A mince pie recipe for the week before Christmas.
This recipe uses my homemade mincemeat recipe, but feel free to use supermarket mincemeat if you don’t have time to make your own. The thing I really want to highlight here is this amazing pastry. It is the shortest, most buttery, yummy pastry I have ever tried. It is basically like shortbread. A few people have tried my mince pies over the recent days and asked for the recipe, so here it is.
We recently tried making mince pies like our Nan used to do it but they turned out really small (see below). She always used a basic shortcrust recipe with half butter, half lard (we are from Yorkshire!). I do love her pastry but I prefer this short, sweet one for mince pies. It even has the seal of approval from our family baker herself who called me to say how much she likes them. They must be good if she spent money on a phonecall.
I think it is easier than regular shortcrust as you don’t have to roll it out. The consistency is like plasticine or putty so you can easily mould it. It is so easy we used to get my chef’s kids helping us with these at Christmas in the restaurant (they volunteered, no child labour) and they loved making them.
I have found that the usual pastry shortfalls do not apply here. You can’t overwork it. Don’t worry about heat, it needs to be warm to be pliable. The worst batch I ever made were delicious but really crumbly. It was due to the pastry being too dry & cold & it was breaking up as I tried to form it in the tins.
Mince Pie Recipe
Ingredients (Makes 12):
Jar of mincemeat
200g Butter – cold from fridge (never margarine)
300g Plain Flour
100g Caster sugar
Milk for glazing
1. Pre-heat your oven to 180 degrees. Grease your tins really well with butter.
2. Weigh out the butter & flour into a large mixing bowl and add a pinch of salt. Weigh out the sugar in a separate bowl & set aside.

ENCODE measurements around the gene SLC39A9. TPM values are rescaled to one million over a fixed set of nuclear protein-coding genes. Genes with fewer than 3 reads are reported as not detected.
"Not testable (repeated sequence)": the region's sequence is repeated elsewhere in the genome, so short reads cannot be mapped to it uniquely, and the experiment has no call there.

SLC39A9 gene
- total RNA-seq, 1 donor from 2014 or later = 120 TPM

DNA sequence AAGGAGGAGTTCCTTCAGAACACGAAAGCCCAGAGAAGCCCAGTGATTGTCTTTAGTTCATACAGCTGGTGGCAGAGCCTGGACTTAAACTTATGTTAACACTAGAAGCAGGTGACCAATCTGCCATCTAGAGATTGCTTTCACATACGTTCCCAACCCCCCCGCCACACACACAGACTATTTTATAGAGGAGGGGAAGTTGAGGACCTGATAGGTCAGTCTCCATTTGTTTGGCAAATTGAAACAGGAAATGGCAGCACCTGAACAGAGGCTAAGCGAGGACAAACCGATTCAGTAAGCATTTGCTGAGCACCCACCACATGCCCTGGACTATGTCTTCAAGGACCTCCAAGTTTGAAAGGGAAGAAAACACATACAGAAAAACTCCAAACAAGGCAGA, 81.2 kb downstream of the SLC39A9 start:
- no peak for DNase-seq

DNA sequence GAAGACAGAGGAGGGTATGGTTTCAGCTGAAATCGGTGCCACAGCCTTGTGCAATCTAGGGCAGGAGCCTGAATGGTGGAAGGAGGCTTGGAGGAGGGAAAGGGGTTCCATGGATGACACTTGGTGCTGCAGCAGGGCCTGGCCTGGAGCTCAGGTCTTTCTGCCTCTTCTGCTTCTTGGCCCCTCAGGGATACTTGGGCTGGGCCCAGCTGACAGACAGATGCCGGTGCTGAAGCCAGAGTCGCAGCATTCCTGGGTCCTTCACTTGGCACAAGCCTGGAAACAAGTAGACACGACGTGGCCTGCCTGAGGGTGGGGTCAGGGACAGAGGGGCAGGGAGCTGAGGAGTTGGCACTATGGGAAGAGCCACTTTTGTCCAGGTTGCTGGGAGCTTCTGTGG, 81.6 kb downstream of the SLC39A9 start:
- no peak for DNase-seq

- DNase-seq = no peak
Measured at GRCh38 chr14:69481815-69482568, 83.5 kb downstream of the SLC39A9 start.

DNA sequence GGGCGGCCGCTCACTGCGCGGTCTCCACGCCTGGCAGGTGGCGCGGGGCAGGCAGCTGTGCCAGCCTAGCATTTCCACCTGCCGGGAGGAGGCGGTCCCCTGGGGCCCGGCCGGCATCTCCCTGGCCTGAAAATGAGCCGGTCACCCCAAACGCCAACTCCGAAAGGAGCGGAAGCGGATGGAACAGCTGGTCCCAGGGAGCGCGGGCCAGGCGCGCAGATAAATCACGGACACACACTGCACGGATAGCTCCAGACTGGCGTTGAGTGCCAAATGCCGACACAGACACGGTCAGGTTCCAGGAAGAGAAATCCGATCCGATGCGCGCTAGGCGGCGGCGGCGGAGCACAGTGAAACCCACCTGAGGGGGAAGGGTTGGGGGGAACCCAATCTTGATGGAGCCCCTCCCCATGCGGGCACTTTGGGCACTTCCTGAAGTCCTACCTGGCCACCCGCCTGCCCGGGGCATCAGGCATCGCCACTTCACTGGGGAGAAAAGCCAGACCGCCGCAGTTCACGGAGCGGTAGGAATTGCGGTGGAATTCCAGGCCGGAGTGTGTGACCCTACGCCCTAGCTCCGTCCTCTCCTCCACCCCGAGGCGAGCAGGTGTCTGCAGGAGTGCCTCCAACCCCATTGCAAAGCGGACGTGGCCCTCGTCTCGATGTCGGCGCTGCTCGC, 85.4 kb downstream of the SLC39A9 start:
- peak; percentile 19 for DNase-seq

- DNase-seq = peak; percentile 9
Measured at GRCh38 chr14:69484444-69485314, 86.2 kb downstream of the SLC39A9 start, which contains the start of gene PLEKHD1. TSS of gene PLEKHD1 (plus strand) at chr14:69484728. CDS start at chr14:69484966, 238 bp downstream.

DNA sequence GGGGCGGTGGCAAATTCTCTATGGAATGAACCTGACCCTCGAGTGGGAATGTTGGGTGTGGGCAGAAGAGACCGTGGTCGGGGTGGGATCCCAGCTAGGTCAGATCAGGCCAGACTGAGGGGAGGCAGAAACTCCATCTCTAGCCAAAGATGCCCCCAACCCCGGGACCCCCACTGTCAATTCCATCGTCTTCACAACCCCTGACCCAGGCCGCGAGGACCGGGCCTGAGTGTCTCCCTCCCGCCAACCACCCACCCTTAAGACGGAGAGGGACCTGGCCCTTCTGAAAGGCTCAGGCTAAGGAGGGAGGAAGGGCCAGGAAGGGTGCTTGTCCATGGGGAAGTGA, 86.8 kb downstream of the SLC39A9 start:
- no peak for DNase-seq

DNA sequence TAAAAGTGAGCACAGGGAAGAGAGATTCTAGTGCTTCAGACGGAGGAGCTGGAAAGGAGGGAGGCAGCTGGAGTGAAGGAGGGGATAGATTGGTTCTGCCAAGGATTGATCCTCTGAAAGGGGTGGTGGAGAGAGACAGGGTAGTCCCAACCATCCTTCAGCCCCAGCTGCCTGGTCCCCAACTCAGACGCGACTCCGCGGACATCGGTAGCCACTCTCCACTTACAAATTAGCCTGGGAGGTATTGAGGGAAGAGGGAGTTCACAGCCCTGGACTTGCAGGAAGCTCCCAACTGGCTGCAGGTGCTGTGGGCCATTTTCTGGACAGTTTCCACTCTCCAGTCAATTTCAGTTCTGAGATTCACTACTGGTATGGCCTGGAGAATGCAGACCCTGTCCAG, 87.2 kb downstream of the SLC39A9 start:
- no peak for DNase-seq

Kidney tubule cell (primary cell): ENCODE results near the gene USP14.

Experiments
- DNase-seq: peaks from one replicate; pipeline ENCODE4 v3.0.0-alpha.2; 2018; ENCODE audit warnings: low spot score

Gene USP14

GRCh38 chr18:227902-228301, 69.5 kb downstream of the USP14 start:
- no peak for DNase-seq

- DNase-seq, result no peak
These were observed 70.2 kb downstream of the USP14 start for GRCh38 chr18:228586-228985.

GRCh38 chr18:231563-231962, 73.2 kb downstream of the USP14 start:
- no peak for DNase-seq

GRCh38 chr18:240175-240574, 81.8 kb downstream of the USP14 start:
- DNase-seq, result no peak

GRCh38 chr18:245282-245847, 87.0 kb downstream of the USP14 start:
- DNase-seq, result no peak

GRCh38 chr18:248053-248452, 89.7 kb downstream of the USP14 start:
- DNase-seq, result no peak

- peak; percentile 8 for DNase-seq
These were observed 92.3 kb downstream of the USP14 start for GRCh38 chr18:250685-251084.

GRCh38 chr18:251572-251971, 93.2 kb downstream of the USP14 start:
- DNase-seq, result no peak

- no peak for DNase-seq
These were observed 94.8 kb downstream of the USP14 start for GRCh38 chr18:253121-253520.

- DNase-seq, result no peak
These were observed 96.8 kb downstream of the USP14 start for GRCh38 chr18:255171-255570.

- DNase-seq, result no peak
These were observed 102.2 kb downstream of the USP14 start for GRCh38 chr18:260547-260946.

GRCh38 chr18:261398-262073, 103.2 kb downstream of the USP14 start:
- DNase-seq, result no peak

3. Rub the butter into the flour and when it is all incorporated add the sugar and bring the pastry together. Do not add water.
4. This pastry is too short to roll out so you will need to press it into your tins. I use a golf ball sized piece for each one.
You can check the consistency by rolling a ball and pressing it flat between your palms. If it cracks a lot the pastry is too dry. At this point massage the ball of pastry and warm it with your hands and try again. It should be more malleable and crack less when you press it.
If it is still too dry either your hands are too cold and you should warm them or add a tiny amount of vegetable oil. I have only ever needed to do that once. Generally, some heat will melt the butter and make the pastry like putty in your hands.
5. Fill the cases with mincemeat. Fill them well and press the mixture in fairly tightly to remove any air pockets.
6. Now make the lids by rolling a smaller piece of pastry into a ball half the size from before and squeezing it between your palms to make a thin disk. Place this on top of the mincemeat, press it down and squeeze the edges to seal the pie. Take care with the sealing because if the mince spills out it is harder to remove them from the tin.
7. To trim the pies just use your finger to gently remove the excess. Glaze with a tiny bit of milk and pierce a hole in the top to allow steam to escape.
8. Bake them until golden brown. It takes about 25 minutes in my oven.
9. Do not attempt to remove the mince pies from their trays until almost cool. Wait at least half an hour as this pastry is fragile when hot. Then run a thin knife around the sides before turning them upside down.
I reckon it takes a good half hour to get these into the oven so if you’re really low on time you can still make homemade mince pies in no time. Using ready made ingredients like pre-rolled shortcrust pastry and ready-mixed mincemeat still gives great results. All you need to do then is cut out a large pie bottom, a smaller pie top, put them in the tin with a spoonful of filling and voila! Home-baked mince pies, the easy peasy 5 minute way. They will taste so much better than supermarket ones with that thick, tasteless pastry.